Gary Huckabay: Do you realize the sheer lunacy of your implication? Go outside. Get some fresh air. Stop watching 'JFK' repeatedly each day.

Suraj (NY): Which of these current cellar dwellers has the best chance to get back into contention and why: Tampa Bay, Milwaukee, or the Padres?

Gary Huckabay: Milwaukee, probably. First off, they have the advantage of inhabiting the NL Central, where you don't exactly have to be a juggernaut to be on the fringes of the race. Second, the new regime's done an admirable job of acquiring and developing young players. The Brewer farm system's gone from resembling Al Harazin's Absinthe Dreams to looking like a real pipeline. Most orgs would love to have J.J. Hardy and Prince Fielder as their farm system jewels.

The DRays are definitely interested in getting better, but I think they've got tougher circumstances, and I think they mistimed things a bit with the young players they've already got. They started the clock on a lot of money before they had to. As for the Padres, ask Kevin Towers in this space on Wednesday.

Thomas (New Haven CT): Hi Gary! You had mentioned before that you were working on a revision of your old Vladimir forecasting system. Are you still planning to do that, and why do you want to, given that BP has invested so heavily in PECOTA?

Gary Huckabay: Vlad and PECOTA are different beasts. I am just about finished with the software for a new version of Vladimir, using similar but updated algorithms from the previous two incarnations. It's not going to be something featured heavily at BP, but I do expect to make the forecasts available to Premium subscribers. (That's not a promise; I may not finish in time.)

Vlad is strictly focused on identifying breakout and collapse candidates, and uses decision trees rather than probability density functions. It's more alarmist than PECOTA, probably less useful, but interesting to me.

Tim McCarver (Boston): Why do people have to put up with me in the postseason?

Gary Huckabay: Tragically, our nation's draconian laws against private imprisonment make it difficult to keep you from the broadcast booth. I look forward to the eventual teaming up of you, David Justice, and Steve Lyons, in the same sort of way I look forward to the creation of PAX TV family dramas, or the new Dick Wolf project, "Joggers", which examines the lives of the people who are traumatized by finding corpses on 13 "Law & Order" series.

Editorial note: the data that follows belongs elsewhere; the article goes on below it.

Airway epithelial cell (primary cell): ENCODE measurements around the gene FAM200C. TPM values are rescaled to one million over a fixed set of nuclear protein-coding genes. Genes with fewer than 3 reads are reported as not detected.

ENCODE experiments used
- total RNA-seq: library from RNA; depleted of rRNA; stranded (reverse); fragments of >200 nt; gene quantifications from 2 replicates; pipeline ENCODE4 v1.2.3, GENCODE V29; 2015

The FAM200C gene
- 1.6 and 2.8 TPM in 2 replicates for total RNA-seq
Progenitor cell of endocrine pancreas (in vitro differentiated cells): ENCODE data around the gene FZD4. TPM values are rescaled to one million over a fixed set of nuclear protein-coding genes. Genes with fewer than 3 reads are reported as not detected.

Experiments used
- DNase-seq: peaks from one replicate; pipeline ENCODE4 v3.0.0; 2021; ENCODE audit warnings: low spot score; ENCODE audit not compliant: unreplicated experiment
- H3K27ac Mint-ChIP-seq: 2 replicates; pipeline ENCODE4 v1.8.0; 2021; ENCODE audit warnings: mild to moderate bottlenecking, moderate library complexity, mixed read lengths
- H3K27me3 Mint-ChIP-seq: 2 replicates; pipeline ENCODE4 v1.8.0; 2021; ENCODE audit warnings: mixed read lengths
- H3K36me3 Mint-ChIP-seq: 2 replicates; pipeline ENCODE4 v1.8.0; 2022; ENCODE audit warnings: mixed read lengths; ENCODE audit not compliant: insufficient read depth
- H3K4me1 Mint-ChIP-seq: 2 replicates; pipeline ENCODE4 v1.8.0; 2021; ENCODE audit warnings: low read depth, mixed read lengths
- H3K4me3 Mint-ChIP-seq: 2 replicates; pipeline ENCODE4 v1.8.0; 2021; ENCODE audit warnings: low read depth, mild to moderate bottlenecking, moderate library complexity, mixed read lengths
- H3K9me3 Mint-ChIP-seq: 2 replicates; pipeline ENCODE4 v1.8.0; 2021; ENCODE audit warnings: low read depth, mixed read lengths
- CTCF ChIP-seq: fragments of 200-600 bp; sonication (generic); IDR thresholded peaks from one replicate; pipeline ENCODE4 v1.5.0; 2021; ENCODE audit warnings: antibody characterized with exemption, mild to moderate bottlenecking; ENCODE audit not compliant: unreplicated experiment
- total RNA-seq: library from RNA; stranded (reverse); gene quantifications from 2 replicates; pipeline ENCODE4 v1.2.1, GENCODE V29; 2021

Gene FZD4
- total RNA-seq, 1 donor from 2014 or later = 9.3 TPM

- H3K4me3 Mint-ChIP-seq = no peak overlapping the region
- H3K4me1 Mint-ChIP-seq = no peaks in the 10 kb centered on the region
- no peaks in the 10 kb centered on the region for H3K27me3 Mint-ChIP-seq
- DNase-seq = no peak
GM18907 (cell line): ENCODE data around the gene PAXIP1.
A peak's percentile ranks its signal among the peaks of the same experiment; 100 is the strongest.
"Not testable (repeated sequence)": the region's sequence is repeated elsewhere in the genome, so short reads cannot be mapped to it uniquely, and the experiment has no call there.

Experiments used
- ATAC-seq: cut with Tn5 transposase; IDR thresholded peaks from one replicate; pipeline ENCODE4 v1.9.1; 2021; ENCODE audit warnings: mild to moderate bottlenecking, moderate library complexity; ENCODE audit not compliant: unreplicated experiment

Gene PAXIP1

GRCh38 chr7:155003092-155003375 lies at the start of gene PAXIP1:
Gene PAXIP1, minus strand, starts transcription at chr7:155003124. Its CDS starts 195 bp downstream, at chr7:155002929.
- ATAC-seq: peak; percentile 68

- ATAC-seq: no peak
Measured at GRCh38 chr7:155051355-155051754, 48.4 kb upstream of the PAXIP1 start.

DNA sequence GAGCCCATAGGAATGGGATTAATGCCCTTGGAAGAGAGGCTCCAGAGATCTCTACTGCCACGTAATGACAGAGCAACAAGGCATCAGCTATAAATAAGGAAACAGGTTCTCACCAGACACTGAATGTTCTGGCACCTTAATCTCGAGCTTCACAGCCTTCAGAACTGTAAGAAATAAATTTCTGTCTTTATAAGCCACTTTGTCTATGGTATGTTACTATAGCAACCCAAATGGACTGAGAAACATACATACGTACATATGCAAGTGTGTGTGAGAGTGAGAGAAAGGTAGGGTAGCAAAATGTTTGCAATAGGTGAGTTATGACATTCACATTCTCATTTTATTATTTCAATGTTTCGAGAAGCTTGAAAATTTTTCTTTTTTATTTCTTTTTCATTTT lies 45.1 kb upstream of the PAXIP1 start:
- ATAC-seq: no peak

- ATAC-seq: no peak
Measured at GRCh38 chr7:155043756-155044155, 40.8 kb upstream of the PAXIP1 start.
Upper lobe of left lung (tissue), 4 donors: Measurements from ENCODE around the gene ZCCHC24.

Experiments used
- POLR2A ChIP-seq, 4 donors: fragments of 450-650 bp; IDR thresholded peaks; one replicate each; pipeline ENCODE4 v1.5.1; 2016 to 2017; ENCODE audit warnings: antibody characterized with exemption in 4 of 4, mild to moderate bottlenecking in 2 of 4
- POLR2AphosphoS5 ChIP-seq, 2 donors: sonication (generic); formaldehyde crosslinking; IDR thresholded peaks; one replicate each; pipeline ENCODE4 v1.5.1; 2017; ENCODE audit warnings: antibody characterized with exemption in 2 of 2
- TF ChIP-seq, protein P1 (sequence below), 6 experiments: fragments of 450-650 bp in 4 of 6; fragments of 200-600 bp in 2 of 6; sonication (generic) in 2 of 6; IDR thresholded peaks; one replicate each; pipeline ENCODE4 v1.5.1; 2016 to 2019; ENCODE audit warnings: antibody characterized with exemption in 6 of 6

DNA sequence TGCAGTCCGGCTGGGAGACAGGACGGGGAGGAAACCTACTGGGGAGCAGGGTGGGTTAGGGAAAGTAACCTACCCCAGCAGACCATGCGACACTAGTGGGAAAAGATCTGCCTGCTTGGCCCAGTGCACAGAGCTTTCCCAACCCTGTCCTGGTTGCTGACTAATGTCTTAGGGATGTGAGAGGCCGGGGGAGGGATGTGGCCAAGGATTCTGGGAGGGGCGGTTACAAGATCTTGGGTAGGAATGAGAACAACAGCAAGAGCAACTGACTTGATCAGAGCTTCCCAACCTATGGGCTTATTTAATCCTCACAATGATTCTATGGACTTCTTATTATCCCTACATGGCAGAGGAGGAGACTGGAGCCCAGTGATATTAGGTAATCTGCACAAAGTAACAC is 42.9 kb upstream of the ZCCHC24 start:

Tim Schultz (Washington, DC): Gary- Let's play "Sabean For a Day." 1) Given their stated 75 million target for next year, what should they do? 2) What will they do? And please, please tell me it doesn't involve promoting Feliz, Perez, or Hammonds. Tim

Gary Huckabay: Ok; first off, let's remember that in the last offseason, Sabean went out and got Ray Durham and Edgardo Alfonzo, and both suffered injuries that left them either absent or suboptimal for much of the year. Both are signed to deals that make financial sense for the Giants, and both are likely to play either better or more. I think Alfonzo's going to be 30 and Durham's 32, so a massive dropoff isn't a major concern. Bonds is at $16M for next year, Durham's at $6M, Alfonzo's at $6M(?), so that's $28M right there. Nen, Rueter, Grissom and Schmidt bring that to $51M(?), leaving a bunch of spots to fill with around $17M after Perez and the youngsters. What would I do? Bargain shopping for the middle of the pen, 1B, platooning from either the sides or offense/defense. With that budget, a #1 starter already in house, and Durham, Barry, and Alfonzo, I'd probably go for a minor league vet or two for 400 PA each in RF or something, perhaps in the Billy McMillon class.

Depending on how the market plays out, I might be willing to break the bank to bring in a top hitter to work with Bonds, then scramble budgetwise to fill the rest with veterans returning from an injury that want the playing time, or perhaps a couple of 30 year olds who hit 20 HR and drew 100 walks while wearing the minor league slugger label.

This all assumes I can't find a market for my bad contracts.

Joshua (Seattle): What is the release date for BP 2004?

Gary Huckabay: We don't have a hard date yet, but my expectation is early to mid-February. It's a perfect Valentine's gift if you're in a relationship you want to get out of.